Queensferry Crossing remains closed due to falling ice

The bridge, which connects Edinburgh and Fife, was shut on Monday night following reports of vehicles being hit by ice.

Bridge: The Queensferry Crossing was closed on Monday.
Bridge: The Queensferry Crossing was closed on Monday.

The Queensferry Crossing remains closed due to falling ice.

The bridge, which connects Edinburgh and Fife, was shut on Monday night following reports of vehicles being hit by ice due to the adverse weather.

On Wednesday morning, a spokesperson confirmed the crossing would remain on lockdown with a “hope to reopen later today if weather conditions are as forecast”.

A 35-mile diversion has been put in place via the Kincardine and Clackmannanshire bridges.

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Following a meeting with engineers on the bridge on Tuesday, transport secretary Michael Matheson said a build-up of ice on towers and cables formed in “unique weather conditions” following Storm Ciara.

Mr Matheson said he appreciated the patience of frustrated motorists who have been redirected across the Forth.

He said engineers are “closely monitoring” the situation, adding: “We are doing all we can to mitigate the impacts of this closure.

“We continue to work closely with public transport providers to provide alternative transport and additional capacity.

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“Additional buses are in operation, including additional bus services from rail stations which are experiencing higher than normal demand.”

It is the first time the £1.35bn bridge has been closed since it opened in 2017. The Forth Road Bridge has remained open for public transport only.

Explaining the decision not to reopen the Forth Road Bridge to all traffic, rather than just public transport, Mr Matheson said it was because “it is currently undergoing significant renovation work on the main expansion joints and has a contraflow in operation”.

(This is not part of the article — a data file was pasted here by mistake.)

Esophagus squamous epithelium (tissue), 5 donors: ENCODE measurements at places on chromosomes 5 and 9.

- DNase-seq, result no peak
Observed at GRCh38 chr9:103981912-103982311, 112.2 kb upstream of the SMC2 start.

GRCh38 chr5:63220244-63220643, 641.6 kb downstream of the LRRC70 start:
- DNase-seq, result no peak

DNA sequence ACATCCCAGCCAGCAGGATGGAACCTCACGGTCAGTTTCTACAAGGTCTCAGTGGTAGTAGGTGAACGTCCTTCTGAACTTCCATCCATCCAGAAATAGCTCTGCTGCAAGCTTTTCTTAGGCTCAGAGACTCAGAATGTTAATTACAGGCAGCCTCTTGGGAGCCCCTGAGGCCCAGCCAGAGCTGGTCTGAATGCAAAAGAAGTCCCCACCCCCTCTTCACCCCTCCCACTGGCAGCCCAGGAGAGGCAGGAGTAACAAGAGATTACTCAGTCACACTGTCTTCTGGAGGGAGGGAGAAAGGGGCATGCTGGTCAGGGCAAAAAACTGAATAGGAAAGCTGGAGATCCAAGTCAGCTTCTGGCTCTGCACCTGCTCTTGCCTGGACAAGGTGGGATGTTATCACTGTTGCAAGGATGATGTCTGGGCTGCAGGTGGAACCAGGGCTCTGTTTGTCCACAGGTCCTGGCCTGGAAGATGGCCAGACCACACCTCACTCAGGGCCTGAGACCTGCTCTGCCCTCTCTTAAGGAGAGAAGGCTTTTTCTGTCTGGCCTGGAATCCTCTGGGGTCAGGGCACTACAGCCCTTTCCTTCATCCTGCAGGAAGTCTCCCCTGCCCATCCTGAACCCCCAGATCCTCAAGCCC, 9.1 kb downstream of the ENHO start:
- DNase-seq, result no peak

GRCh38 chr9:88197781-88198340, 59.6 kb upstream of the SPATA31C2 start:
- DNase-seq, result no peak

He added: “Opening the Forth Road Bridge up to general traffic is likely to result in increased congestion for all vehicles and leave the crossing vulnerable to lengthy delays as a result of any accidents or breakdowns.

“This would have a significant negative impact on journey times for public transport over the Forth.”

Mr Matheson defended the lack of action to stop ice falling from the bridge, saying its designers were planning to install ice sensors onto the structure “in the coming months” but no contract had yet been awarded for the work to be done.

Arguing the Queensferry Crossing “has given us much greater resilience than the old Forth Road Bridge”, he said there have been approximately 30 occasions where the new bridge has remained open when its predecessor would have been partially or fully shut.

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The bridge’s closure comes amidst the Met Office’s yellow warning for snow and ice across the country.

Running until midday on Wednesday, forecasters said there is a small chance of travel delays and disruptions. Road users could also become stranded due to the snow showers and icy stretches.

Rural communities “could become cut off”, while those venturing out are being warned to watch out for icy surfaces.

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